Like many theocracies led by charismatic rulers, when he died, things fell apart. Military support from the West helped the Qing dynasty recapture most of the country.
The Qing re-instituted their brand of oppression (which was probably marginally better than Hong’s) and things went back to “normal” after a decade or so.
A middle-class guy declares himself Jesus’s brother, takes over the biggest country in the world, millions die. He also declared women equal, stopped foot binding, and women served in his army. Traditional Confucianism relied strongly on subjugation of women, and one thing this nut-job saw clearly was that half the population was available for recruitment.
It makes you wonder—where else are there large, poor, oppressed populations waiting for a delusional theocrat to come along and harness their power?
On Saturday, I’ll be heading up north. Way up north. To the north where the precious intertubes do not reach, where pagers are for skipping across the water, and cellphones are coasters. It’s that far north.
I’m going to take pictures, and take notes, and my plan is to have a bunch of non-medical, non-debunking posts to write when I get back. I think.
Anyway, just because we aren’t posting a ton over the next week doesn’t mean you should delete the feed.
I love fountain pens, but I’m far to busy for the regular ritual of cleaning, filling, etc. Most of my day is spent scrawling notes or typing on a keyboard. But there is one task for which only a fountain pen will do.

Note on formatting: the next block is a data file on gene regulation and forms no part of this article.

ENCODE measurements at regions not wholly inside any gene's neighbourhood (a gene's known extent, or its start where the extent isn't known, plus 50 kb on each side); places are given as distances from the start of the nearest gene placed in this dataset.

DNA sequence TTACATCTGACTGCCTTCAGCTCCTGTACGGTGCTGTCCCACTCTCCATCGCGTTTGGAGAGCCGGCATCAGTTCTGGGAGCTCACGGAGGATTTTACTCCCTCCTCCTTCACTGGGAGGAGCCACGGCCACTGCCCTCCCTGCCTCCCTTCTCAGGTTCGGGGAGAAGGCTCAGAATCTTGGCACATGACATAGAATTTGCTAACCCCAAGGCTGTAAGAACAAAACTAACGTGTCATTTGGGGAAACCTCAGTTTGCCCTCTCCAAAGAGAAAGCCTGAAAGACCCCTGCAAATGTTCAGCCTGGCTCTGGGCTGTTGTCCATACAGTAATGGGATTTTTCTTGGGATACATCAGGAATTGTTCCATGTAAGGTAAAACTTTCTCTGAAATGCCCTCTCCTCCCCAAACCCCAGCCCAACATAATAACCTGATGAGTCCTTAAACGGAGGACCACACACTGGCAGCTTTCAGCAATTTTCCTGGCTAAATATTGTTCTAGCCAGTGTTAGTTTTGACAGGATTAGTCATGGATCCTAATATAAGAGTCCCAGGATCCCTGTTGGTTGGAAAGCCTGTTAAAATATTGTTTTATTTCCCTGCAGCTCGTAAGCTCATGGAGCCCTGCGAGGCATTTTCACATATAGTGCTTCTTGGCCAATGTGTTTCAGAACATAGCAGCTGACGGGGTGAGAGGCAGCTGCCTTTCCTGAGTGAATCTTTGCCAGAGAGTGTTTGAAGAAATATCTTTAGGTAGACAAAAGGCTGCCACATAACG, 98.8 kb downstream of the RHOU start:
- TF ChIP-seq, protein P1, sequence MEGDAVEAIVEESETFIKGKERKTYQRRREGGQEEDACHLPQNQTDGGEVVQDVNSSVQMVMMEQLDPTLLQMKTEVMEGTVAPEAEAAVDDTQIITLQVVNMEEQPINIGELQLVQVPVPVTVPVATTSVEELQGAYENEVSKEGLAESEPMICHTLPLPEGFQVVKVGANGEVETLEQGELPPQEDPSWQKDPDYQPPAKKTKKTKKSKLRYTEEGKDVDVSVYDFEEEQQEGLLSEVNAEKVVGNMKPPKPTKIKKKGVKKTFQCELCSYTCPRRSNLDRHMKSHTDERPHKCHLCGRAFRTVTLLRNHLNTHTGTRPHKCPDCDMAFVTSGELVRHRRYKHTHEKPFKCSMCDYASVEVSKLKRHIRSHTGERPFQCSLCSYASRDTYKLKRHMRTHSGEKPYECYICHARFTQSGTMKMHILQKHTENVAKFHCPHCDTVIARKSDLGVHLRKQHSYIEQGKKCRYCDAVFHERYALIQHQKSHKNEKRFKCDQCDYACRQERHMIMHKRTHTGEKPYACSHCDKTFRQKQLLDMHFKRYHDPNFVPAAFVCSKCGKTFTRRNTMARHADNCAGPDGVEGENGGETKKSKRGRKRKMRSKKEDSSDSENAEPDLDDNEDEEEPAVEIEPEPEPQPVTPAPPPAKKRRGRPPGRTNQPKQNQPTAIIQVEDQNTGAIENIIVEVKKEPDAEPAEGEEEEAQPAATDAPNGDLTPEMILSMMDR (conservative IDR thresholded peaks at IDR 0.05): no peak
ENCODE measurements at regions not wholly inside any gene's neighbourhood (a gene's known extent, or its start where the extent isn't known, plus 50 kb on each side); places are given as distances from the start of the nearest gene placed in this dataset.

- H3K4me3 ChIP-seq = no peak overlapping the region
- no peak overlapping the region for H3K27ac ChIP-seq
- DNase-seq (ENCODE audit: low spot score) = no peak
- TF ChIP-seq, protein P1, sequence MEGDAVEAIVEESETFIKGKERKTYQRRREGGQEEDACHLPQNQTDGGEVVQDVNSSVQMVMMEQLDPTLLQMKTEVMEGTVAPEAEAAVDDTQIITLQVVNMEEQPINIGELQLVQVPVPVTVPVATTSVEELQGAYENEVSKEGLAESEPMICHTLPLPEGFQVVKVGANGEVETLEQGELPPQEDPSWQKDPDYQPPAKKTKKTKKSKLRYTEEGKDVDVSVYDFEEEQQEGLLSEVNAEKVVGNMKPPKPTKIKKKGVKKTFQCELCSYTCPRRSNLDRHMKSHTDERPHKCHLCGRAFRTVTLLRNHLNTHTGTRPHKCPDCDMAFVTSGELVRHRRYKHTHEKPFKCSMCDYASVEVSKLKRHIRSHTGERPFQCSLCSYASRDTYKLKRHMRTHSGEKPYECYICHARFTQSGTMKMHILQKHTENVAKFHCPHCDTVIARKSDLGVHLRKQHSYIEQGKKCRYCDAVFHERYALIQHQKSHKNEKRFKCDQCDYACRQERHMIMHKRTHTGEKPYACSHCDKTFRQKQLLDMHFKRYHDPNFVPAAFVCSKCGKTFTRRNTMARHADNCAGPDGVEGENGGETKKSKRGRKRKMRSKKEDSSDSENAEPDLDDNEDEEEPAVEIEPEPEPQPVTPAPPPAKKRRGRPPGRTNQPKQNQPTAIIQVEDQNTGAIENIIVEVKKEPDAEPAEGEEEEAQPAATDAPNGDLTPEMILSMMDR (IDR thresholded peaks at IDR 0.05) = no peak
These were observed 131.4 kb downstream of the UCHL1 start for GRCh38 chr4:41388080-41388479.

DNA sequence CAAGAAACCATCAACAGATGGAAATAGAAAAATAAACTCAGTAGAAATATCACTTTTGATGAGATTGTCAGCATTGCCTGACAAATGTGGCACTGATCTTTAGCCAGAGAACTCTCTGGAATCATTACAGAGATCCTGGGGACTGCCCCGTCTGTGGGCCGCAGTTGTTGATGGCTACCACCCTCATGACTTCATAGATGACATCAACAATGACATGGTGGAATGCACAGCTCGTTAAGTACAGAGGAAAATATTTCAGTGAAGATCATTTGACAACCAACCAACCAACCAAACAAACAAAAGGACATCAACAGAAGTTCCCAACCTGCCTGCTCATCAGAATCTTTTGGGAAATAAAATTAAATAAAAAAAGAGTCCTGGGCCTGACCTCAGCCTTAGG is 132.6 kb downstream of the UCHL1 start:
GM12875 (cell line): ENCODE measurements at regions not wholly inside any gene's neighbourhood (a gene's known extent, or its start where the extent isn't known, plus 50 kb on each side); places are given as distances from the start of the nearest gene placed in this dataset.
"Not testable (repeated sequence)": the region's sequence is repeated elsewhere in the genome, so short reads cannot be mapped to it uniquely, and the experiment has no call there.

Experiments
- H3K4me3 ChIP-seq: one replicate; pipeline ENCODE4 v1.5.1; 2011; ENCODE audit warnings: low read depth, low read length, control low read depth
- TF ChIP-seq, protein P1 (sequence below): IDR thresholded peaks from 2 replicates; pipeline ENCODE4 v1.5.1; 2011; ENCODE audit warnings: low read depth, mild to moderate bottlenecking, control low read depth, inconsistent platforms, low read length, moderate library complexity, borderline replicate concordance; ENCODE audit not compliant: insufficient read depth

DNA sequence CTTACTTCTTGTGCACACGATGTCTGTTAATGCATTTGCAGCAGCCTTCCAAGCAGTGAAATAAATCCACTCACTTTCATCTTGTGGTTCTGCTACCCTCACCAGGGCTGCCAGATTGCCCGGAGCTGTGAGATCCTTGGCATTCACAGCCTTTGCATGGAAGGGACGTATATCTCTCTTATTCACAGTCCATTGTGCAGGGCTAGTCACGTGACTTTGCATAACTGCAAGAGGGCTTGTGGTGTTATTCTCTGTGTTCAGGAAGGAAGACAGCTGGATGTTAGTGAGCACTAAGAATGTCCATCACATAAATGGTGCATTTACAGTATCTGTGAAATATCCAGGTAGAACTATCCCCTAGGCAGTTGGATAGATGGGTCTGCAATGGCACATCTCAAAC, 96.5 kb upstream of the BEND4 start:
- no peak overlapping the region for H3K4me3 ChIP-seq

Continue reading “Fountain pens”
Abel over at TerraSig dug up an interesting story about a man who was
“murdered” killed rendered not-living (in the moral if not legal sense) by a “fake chiropractor” (although it’s not clear to me what science separates a “real” from a “fake” chiropractor). One of the commenters wondered if lack of health insurance had driven the man away from standard medical care. Another bemoaned the inadequacy of treatment for chronic pain conditions.
This got me thinking…
Continue reading “Pain, privacy, and safety”
In the course of reading the comments in the last several posts, I’ve come upon many mentions of the “placebo effect”. Steve Novella has a few good posts on the placebo effect, but I’d like to take a look at the clinical view.
Continue reading “Placebo effect, not placebo treatment”
Tim Russert died suddenly today. I admired his journalism, his ability to press questions that has become so rare. He didn’t seem to suffer from the “two-side-ism” that has become so common in today’s journalism; he realized that some issues don’t have two valid opposing views. But others will eulogize him. I’d like to talk about why he died.
Continue reading “Goodbye, Mr. Russert”